A small file where a AMF-server is created, a Service-class for this server is configured, a mapping is made between the PHP- and Actionscript- value objects and finally a handle to this server is returned.

Implement the back end-service (server/Service.php)

In this class all magic is done. It consists of two methods which are exposed by the AMF-server. The methods are: getData, which will return all data of the table zendamf_example_data as an array.

The second method is called setData and could be used to set the value of a specific row of the table zendamf_example_data, identified by ‘id’. This method will return a string containing the result of the operation.

Create a Flex services definition file (client/services-config.xml)

In this file we define a channel for the communication between the Flex front-end and the AMF-server. Ofcourse we also have to specify at which URI the AMF-endpoint could be found.

Create Flex-application (client/ZendAmfHelloWorld.mxml)

The complete Adobe Flex application. Main parts of the application are:

  • Declaration of RemoteObject which is pointing to the service defined in services-config.xml
  • Result listeners which handle results (data/faults/messages) returned from the remote service. Respectively update the data array, show an alert box with error or other message.
  • Datagrid and LineChart displaying the data.
  • An input field to update values.

Build Flex-application

Compile the application using Adobe Flex 4 SDK. Now step into the ‘client’-directory (cd client).

Copy the resulting file: ZendAmfHelloWorld.swf to the directory: ‘server’ (cp ZendAmfHelloWorld.swf ../server/).

Now check the permissions of the four files (endpoint.php Service.php VOData.php ZendAmfHelloWorld.swf) in the directory ‘server’, they must be readable by the webserver daemon.

Test your application

Open the location: http://[URL of your server]/zendamf_example/server/ZendAmfHelloWorld.swf in your favourite browser, for example Mozilla Firefox. In the browser, the Flash-player plugin must be available. To check whether the Flash plugin is available and which version of the plugin is installed, type about:plugins (without http://) in the location bar of Firefox.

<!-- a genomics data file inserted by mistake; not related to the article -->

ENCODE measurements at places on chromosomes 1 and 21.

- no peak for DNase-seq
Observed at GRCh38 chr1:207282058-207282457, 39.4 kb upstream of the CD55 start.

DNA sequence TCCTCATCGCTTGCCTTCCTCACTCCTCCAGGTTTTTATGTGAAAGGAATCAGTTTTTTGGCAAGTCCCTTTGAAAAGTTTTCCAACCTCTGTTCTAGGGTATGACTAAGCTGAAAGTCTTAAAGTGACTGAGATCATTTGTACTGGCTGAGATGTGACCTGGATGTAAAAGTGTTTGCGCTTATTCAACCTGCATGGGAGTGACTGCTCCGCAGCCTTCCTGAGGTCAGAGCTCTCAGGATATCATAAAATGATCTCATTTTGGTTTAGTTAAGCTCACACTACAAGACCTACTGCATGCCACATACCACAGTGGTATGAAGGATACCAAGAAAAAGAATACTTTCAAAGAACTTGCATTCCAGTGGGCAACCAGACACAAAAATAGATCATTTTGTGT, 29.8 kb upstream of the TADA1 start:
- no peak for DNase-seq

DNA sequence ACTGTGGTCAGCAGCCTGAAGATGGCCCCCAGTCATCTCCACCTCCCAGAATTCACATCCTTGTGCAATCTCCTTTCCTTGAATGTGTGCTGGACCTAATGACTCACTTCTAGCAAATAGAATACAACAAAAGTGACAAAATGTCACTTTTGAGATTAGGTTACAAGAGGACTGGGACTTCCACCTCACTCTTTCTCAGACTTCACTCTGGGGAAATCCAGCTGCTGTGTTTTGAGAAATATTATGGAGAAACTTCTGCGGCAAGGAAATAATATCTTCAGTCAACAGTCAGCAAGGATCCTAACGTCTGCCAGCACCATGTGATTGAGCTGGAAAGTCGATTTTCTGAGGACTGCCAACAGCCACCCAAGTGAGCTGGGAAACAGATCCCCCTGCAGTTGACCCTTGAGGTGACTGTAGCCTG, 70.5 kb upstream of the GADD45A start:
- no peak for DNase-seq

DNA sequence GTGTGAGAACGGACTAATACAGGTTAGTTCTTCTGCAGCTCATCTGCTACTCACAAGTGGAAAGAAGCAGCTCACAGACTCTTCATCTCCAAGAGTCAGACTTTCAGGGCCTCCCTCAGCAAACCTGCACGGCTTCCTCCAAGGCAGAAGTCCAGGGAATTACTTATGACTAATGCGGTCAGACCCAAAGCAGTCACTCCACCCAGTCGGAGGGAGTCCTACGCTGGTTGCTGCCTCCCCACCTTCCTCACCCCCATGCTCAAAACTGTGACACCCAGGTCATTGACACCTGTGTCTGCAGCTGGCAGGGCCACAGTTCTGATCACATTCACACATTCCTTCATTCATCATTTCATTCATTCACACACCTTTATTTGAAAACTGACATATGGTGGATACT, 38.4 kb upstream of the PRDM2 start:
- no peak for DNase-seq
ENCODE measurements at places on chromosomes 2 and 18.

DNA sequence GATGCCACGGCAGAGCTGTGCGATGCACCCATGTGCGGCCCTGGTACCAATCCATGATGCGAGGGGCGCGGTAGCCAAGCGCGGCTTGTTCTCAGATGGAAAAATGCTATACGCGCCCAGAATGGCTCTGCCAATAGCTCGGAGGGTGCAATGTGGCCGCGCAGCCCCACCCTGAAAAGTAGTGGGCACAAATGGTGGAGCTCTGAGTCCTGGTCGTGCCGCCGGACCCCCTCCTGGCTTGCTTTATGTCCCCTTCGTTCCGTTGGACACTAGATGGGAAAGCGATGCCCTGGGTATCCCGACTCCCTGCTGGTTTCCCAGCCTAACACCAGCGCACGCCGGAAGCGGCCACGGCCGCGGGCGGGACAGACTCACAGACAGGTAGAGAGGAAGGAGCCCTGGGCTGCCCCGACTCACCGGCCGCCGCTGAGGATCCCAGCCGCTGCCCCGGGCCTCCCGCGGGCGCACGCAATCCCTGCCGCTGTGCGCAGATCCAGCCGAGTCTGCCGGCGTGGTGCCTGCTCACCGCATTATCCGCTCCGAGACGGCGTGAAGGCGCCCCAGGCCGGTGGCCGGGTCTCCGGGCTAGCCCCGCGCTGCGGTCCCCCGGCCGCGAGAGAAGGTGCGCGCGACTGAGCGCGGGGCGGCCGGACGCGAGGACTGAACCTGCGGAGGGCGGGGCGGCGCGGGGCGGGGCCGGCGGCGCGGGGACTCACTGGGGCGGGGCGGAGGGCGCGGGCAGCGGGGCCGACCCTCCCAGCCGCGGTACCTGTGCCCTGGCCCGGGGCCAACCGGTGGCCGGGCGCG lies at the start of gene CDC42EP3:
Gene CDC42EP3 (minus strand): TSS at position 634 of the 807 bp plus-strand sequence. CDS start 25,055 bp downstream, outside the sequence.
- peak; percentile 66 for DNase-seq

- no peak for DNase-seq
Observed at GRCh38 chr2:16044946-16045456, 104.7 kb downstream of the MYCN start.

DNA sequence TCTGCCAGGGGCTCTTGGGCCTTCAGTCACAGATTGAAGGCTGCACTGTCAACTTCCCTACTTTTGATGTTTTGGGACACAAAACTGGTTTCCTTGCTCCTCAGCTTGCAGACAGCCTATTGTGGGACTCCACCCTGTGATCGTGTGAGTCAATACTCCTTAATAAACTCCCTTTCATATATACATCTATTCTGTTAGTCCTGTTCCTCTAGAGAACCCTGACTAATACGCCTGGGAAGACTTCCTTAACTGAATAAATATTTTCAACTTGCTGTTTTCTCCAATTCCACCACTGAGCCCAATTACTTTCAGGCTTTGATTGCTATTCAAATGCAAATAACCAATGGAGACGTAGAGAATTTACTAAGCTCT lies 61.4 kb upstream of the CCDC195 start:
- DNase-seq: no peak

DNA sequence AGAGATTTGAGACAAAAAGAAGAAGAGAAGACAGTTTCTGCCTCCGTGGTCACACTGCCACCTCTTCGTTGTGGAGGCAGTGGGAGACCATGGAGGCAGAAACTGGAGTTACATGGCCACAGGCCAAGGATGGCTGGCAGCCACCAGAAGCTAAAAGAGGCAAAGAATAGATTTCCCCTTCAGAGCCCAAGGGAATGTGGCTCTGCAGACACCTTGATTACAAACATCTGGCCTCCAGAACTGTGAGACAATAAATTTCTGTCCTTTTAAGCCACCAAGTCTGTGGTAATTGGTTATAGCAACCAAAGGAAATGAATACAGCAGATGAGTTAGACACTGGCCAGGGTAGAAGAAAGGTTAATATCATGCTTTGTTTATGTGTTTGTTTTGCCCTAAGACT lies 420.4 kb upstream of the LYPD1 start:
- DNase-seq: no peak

Click the ‘Get data’ button to perform a back-end call which will load the data from the database.

Now select a row in the datagrid and type a new value in the Value-field. Next press the button ‘Replace value’. Check the ‘description’-field in the datagrid. It should state at the selected row: ‘Set via Flex front end’ and the new value.

Make communication more secure

To make the communication between front- and back-end more secure, use a HTTPS/SSL server instead of plain unencrypted HTTP.

Open the file services-config.xml in the client-directory. Find the line: <channel ref=”my-zend”/> and replace it with <channel ref=”my-secure-zend”/> Also remove the channel-definition  for ‘my-zend’.

Check the endpoint URI of the channel definition for my-secure-zend. It must be starting with https and not http.

Now recompile ZendAmfHelloWorld and put it again in the ‘server’-directory.

Access ZendAmfHelloWorld.swf by typing the address https://[URL of your server]/zendamf_example/server/ZendAmfHelloWorld.swf in your browser. So httpS instead of http. Ofcourse you need to setup a HTTPS-server before you try this. Sadly the configuration of a HTTP-server is out of scope of this article.